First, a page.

First Word: January 2010

    Any Hope for a Two-Fuel System?

    In covering the ever-evolving avgas replacement story, I talk to a lot of people and receive e-mail from hundreds more. Owners and operators are starting to pay attention to this story and thats a good thing because at some point, they are going to have to decide what they want.

    Ive noticed a not-so-subtle undercurrent from owners of low-compression airplanes who are alarmed at the idea that there will be only one replacement fuel: an expensive, 100-octane equivalent that theyll be forced to buy for lack of choice. In this issue, were dealing with one potential second choice, mogas. Although some owners are using it with good results, making it a realistic choice for airports will be a hard, uphill fight. The largest barrier is that finding premium mogas without ethanol-E0-is difficult and getting more so.

    Ethanol mandates mean that blenders are looking for every drop of gasoline as a home for the rising tide of ethanol and the tiny E0 niche market is the last target of opportunity. In 2011 or certainly by 2012, the industry will hit the “blend wall,” the point at which there isn’t enough gasoline to absorb all of the ethanol being distilled. The EPA has already approved E15 as a response and ethanol critics say when this hits the streets, the howl from vehicle owners will be clearly heard in Washington. E15 reduces mileage and some cars just wont run on it. Its affinity for water could make for nightmares if the fuel is stored more than a month or two, which it frequently is for many users.

    Our survey this month revealed that some aircraft owners are using E10, something thats not recommended and which isn’t a long-term solution. So what is? In this country, there’s hard resistance to a dual-fuel system that might consist of 94UL, for example, and an unleaded equivalent of 100LL. Refiners are blunt about this. They don’t want to make two fuels and FBOs don’t want to invest in tankage that would essentially split sales that are already declining. You cant blame them for not accepting the argument that they should spend $50,000 on tanks as a public service, then make the money on hangar fees and $100 breakfasts. That works for some airports-minimally-but its a loser for many others.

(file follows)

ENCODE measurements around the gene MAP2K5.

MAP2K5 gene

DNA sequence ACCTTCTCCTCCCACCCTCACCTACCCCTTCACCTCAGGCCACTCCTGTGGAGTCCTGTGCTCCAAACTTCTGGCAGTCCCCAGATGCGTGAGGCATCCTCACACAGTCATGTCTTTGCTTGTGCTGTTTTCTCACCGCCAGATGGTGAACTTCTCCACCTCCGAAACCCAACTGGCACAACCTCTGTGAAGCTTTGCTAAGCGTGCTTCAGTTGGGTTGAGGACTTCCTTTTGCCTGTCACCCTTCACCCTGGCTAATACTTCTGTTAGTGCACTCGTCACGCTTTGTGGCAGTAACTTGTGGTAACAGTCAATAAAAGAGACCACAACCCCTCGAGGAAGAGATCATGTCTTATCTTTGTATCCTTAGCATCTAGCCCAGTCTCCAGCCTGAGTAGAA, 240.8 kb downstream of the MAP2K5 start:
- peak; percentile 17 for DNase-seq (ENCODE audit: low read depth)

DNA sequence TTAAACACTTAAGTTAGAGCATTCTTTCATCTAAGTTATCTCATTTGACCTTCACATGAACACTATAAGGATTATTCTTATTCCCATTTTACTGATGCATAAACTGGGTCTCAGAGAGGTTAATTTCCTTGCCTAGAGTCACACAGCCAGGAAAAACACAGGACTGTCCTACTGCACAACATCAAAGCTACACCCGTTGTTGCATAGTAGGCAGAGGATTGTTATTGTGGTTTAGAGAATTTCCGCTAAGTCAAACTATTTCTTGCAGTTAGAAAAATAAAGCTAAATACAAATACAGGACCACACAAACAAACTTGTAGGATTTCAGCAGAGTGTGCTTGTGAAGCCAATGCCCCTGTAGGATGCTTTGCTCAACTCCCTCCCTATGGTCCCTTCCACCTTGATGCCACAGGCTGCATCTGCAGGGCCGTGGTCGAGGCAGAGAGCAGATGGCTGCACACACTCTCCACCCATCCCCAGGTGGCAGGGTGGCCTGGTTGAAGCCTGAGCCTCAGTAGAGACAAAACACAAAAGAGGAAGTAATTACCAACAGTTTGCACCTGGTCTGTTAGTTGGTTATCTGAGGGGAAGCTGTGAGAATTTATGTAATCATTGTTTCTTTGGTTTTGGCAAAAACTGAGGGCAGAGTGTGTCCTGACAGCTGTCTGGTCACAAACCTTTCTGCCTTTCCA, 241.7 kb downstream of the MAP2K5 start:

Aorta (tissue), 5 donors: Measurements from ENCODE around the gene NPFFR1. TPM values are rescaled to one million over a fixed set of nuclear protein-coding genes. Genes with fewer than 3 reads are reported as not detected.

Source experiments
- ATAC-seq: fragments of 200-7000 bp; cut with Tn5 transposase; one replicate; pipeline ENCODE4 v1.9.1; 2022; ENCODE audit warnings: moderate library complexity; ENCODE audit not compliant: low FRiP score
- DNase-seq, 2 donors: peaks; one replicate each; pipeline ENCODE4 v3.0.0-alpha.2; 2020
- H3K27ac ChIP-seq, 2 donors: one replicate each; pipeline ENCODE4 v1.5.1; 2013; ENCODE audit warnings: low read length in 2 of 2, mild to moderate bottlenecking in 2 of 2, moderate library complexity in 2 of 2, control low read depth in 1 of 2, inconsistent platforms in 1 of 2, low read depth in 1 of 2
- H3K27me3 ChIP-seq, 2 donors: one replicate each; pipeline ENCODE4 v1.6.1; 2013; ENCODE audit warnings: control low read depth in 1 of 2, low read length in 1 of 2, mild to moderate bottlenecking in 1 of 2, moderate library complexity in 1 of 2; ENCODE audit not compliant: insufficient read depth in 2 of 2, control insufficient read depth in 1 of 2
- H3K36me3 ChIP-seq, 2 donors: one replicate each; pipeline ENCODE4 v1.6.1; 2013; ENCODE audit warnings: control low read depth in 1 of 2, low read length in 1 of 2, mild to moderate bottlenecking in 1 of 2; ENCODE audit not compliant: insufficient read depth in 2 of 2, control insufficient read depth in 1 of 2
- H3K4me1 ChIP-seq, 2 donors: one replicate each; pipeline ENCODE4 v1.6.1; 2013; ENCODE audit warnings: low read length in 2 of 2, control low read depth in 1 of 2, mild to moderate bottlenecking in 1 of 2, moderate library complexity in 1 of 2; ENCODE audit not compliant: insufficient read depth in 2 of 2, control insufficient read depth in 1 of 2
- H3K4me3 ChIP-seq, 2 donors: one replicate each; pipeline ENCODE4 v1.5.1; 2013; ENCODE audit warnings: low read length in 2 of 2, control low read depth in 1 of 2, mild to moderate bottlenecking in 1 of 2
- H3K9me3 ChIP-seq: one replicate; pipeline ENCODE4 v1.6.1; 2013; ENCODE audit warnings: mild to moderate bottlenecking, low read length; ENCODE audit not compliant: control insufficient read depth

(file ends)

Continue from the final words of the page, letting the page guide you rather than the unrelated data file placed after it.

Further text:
Yet in western Europe, this model is working. In Sweden, for instance, many smaller airports have tankage for 91/96 (essentially 94UL) and 100LL. How do they make it work? For one thing, the ratio of high-octane engine to low-octane engines is different. In the U.S., the high-octane users burn 70 percent of the avgas consumed. In Europe, its closer to 50/50 and is trending toward the lower octane. The price Delta between the two fuels is only about a dime in favor of 91/96, so that gives you a reasonable price signal on what 94UL might cost in the U.S. if it ever comes to market. (Actual costs, sans taxes, is $5.14 for 100LL and $5.04 for 91/96. With taxes, the costs are north of $9 per gallon.)

    But the real driver is that in Europe, the fuel suppliers typically install and own the tanks, not the airport. Furthermore, at many airports, the operator pays for the fuel only as its used. At a U.S. airport, when a 7000-gallon tanker shows up, the airport has to cut a $25,000 check. FBOs told me that if someone wanted to build the tankage, they would be receptive to a two-fuel approach. Thats about as close to a no-brainer as youre going to get.

    I see an opportunity in this for someone who wants to try marketing a second fuel vertically in the U.S. It could be done regionally as a test case, either with mogas or maybe even with 94UL as a test market. And maybe were wrong to assume every airport will have two fuels. Maybe some will have only low-octane, some high octane, to suit their local market.

    I don’t know if the idea has legs or not. But to break us loose from the box were in, the entire avgas replacement problem could stand some out-of-the-box thinking and thus far, Im not seeing much of that.­-Paul Bertorelli